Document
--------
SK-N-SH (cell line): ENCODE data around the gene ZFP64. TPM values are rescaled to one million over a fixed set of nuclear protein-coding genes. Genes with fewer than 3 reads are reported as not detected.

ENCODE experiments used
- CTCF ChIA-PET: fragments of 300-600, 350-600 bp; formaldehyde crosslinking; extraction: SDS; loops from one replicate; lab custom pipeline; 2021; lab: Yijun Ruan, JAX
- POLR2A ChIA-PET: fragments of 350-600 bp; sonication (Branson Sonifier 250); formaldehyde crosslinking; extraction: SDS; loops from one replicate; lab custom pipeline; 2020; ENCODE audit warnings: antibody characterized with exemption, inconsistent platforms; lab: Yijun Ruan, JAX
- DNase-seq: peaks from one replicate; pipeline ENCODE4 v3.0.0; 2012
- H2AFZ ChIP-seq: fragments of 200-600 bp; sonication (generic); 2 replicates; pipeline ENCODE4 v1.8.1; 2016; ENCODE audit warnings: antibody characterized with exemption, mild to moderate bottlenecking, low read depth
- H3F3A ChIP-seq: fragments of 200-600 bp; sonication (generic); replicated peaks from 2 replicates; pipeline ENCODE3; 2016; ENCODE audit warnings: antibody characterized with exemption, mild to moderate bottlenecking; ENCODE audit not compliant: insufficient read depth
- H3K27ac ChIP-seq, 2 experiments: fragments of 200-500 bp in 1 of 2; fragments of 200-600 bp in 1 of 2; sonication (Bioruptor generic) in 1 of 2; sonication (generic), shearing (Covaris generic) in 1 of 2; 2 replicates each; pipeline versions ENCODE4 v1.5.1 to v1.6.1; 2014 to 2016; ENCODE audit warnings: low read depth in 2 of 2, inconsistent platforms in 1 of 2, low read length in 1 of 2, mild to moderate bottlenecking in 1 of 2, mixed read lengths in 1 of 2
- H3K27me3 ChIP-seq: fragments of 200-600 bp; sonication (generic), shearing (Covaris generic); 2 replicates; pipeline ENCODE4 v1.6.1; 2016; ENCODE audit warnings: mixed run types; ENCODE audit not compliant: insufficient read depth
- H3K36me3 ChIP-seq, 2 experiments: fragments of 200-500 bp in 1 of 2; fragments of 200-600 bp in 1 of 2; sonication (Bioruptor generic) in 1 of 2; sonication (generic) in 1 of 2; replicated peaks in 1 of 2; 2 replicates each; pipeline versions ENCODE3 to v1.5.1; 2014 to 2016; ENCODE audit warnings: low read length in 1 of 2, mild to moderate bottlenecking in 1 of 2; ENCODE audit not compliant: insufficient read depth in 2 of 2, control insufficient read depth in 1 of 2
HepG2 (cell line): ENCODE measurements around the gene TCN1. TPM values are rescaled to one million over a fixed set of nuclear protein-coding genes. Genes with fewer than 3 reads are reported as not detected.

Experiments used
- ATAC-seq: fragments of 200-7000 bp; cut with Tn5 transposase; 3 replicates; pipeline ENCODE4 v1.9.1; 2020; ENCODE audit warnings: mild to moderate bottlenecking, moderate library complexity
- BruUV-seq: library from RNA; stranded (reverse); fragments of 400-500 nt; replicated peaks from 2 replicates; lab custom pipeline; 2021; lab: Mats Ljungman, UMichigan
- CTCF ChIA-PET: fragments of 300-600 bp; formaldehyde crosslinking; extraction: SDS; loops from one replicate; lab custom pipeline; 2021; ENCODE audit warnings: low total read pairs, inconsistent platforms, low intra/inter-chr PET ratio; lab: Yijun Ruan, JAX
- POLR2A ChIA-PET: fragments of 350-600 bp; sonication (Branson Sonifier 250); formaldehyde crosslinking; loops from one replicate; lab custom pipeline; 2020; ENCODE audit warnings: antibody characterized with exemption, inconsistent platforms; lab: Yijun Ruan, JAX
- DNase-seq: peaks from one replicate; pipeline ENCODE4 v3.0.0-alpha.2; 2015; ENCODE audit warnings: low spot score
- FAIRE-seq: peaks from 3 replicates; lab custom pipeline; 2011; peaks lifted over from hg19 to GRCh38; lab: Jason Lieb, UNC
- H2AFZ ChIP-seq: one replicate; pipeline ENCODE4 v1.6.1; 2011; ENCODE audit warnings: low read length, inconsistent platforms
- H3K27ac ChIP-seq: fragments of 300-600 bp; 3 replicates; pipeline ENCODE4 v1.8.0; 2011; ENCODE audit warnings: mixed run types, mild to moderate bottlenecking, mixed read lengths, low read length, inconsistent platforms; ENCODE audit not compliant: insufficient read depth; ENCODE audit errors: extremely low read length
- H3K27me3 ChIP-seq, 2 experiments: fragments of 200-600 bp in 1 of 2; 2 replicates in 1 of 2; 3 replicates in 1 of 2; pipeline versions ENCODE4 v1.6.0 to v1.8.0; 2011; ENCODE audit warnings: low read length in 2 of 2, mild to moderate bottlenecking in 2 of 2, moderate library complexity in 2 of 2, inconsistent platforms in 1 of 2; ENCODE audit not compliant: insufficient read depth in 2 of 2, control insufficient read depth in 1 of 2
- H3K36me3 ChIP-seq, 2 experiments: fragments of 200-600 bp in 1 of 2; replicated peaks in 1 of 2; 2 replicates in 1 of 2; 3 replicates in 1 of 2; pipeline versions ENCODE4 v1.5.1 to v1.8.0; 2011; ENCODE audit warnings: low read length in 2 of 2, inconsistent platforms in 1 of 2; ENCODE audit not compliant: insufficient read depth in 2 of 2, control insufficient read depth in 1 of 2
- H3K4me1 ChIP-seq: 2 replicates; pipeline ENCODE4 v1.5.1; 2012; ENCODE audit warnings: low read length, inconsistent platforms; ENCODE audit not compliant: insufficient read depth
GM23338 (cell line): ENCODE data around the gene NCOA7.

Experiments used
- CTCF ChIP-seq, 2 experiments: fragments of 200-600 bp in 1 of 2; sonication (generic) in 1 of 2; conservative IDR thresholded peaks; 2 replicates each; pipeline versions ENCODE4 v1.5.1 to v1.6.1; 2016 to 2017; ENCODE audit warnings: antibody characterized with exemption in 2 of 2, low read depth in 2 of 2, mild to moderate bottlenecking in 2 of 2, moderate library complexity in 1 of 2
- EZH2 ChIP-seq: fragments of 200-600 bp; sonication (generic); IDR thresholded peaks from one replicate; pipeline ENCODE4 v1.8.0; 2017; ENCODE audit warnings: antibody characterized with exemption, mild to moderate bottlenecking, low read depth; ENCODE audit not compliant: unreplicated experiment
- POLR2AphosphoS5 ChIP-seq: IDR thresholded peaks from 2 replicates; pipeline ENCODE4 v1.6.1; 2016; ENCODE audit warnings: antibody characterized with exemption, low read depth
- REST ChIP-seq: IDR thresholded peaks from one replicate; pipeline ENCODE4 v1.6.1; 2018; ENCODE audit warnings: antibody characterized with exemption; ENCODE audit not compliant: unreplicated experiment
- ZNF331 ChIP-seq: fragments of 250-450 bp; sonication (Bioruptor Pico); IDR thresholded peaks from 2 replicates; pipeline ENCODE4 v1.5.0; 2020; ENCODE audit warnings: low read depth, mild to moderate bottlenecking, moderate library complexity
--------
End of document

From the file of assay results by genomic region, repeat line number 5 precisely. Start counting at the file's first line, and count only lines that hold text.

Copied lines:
- DNase-seq: peaks from one replicate; pipeline ENCODE4 v3.0.0; 2012